Newer bands like The Deadstring Brothers, Fifth on the Floor and Whitey Morgan and the 78's combine the Southern rock sound with country, bluegrass and blues. This has been propelled by record labels like Bloodshot Records and Lost Highway Records.[24] There are some more new Southern Rock Bands worth considering like Holman Autry Band, General Lee Band, The 484 South Band, The Don Harrison Band, Rebel Storm, Cash Box, Ryan Bales Band, Don Ray Band, Amberson-Baggett Band, The Four Horseman, Alligator Stew, The Zak Mills Band, Christopher Satterfield, Rebel Pride, Ghost Riders, Cody Cooke and the Bayou Outlaws, and more.

See also[edit]

References[edit]

  1. ^ Brant, Marley. Southern Rockers: the roots and legacy of Southern rock. New York: Billboard Books, 1999, p. 22
  2. ^ Dick Shurman, as quoted in McCardle, Washington Post, "Lonnie Mack, guitarist and singer who influenced blues and rock acts, dies at 74", https://www.washingtonpost.com/entertainment/music/lonnie-mack-guitarist-and-singer-who-influenced-blues-and-rock-acts-dies-at-74/2016/04/25/5c581f3c-0a44-11e6-bfa1-4efa856caf2a_story.html
  3. ^ a b Allman, Gregg. "Have a Nice Decade", The History of Rock 'n' Roll (DVD). Time-Life Video. 
  4. ^ Duane Allman
  5. ^ "Doom metal". Allmusic. Retrieved 2008-07-22. 
  6. ^ York, William. "Eyehategod - Dopesick". Allmusic. Retrieved 2008-07-20. 
  7. ^ York, William. "Eyehategod - In the Name of Suffering". Allmusic. Retrieved 2008-07-20.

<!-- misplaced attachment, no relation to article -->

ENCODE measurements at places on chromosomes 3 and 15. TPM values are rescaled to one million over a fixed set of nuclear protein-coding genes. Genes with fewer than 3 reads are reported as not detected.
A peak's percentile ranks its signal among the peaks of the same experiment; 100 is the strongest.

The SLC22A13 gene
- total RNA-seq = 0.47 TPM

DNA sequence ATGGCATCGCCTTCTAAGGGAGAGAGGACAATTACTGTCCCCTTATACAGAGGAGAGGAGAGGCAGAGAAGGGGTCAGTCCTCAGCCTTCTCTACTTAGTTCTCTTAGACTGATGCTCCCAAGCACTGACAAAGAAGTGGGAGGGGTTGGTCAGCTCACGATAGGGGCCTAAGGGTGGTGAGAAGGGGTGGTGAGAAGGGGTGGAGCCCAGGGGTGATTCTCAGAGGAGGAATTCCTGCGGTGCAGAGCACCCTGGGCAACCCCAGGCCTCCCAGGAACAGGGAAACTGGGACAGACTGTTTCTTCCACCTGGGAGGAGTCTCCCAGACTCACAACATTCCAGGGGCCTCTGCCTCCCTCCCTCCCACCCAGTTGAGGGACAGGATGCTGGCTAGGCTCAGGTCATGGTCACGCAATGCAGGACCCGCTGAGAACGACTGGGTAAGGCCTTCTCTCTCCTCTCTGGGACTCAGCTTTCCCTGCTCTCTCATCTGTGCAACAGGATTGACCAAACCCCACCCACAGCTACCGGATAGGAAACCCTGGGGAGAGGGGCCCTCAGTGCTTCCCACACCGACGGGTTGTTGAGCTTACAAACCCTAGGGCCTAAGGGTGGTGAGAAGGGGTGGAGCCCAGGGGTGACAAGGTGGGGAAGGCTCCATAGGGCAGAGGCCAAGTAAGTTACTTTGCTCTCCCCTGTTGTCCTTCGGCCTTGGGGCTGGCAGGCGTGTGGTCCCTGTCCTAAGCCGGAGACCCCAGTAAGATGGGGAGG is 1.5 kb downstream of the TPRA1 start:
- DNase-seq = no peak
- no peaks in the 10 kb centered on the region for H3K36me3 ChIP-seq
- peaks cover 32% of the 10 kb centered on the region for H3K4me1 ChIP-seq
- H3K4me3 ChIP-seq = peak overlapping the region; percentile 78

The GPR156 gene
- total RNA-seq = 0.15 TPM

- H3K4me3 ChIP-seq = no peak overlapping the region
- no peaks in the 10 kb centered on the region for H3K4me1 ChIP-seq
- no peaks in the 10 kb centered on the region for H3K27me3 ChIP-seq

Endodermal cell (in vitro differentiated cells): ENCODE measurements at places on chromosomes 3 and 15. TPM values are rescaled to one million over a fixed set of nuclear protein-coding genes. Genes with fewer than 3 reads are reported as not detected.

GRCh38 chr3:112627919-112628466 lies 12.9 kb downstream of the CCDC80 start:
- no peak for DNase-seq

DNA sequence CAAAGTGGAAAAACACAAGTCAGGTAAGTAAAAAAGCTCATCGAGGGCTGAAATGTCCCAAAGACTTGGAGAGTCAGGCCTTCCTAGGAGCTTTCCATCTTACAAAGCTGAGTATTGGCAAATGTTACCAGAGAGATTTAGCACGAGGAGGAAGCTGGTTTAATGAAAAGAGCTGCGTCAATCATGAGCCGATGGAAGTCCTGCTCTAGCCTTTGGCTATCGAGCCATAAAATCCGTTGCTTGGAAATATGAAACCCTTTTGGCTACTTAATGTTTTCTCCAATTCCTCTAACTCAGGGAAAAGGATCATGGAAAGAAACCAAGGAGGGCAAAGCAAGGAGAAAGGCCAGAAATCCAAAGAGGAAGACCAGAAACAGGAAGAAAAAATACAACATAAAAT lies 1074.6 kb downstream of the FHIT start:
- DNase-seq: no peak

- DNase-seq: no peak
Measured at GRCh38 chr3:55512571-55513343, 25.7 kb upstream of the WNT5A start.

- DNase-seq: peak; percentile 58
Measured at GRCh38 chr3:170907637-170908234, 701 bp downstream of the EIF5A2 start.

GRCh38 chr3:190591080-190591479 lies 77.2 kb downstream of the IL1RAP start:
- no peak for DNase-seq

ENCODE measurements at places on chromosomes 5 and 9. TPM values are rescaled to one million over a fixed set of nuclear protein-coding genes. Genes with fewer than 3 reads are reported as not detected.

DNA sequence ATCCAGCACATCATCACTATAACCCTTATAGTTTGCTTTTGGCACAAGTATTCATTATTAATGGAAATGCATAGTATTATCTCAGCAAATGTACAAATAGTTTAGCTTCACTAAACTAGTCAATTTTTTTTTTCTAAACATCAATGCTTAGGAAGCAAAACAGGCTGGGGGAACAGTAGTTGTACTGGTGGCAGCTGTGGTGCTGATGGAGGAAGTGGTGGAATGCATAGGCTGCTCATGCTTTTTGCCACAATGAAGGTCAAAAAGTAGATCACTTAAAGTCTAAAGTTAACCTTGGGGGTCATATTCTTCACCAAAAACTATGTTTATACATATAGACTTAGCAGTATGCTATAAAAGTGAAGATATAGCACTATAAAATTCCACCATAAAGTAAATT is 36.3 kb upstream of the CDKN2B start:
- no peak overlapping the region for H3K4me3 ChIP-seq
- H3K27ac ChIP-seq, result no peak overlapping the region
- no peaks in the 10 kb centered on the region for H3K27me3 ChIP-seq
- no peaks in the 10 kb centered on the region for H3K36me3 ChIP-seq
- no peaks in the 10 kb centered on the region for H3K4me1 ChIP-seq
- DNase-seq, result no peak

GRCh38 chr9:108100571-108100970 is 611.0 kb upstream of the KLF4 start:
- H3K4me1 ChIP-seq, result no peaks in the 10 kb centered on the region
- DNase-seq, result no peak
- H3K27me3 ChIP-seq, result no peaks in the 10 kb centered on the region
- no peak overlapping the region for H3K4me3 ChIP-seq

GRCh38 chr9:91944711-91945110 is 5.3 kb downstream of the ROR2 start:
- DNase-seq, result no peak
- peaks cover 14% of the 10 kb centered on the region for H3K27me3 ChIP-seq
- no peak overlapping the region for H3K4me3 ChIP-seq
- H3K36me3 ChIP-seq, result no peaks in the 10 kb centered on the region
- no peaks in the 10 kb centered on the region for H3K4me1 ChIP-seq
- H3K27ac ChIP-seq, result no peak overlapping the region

8. ^ York, William. "Eyehategod - Take as Needed for Pain". Allmusic. Retrieved 2008-07-20. 
  9. ^ Huey, Steve. "Corrosion of Conformity". AllMusic. Retrieved 2008-07-20. 
  10. ^ Prato, Greg. "Down". AllMusic. Retrieved 2008-07-21. 
  11. ^ Reamer, David. "Down-NOLA". Allmusic. Retrieved 2008-07-20. 
  12. ^ Huey, Steve. "Eyehategod". Allmusic. Retrieved 2008-07-20. 
  13. ^ York, William. "Acid Bath". Allmusic. Retrieved 2008-07-20. 
  14. ^ York, William. "Soilent Green". Allmusic. Retrieved 2008-07-20. 
  15. ^ Huey, Steve. "Crowbar". Allmusic. Retrieved 2008-07-20. 
  16. ^ York, William. "Buzzov-en". Allmusic. Retrieved 2008-07-20. 
  17. ^ White, Dave. "Southern Rock 101". About.com. 2010. New York Times. Retrieved 2 March 2010.
  18. ^ "Every Time I Die Signs with Epitaph Records". Epitaph.com. 11 February 2009. Retrieved 1 March 2012.
  19. ^ "interstatelive.com". 
  20. ^ "Mailing List". 
  21. ^ http://www.turnitupbook.com/shop/page/6?sessid=jqKYiJKuzcEKPuxynXS540mLecOgXi9SPow79Ts58l8FEsE5CJKz0AuBToJJ0sw3&shop_param=
  22. ^ "Sons of Anarchy Music - S3E3: "Caregiver" - TuneFind". TuneFind. 
  23. ^ "Sons of Anarchy Music - S5E9: "Andare Pescare" - TuneFind". TuneFind. 
  24. ^ Record label info, mlive.coml; accessed August 6, 2014.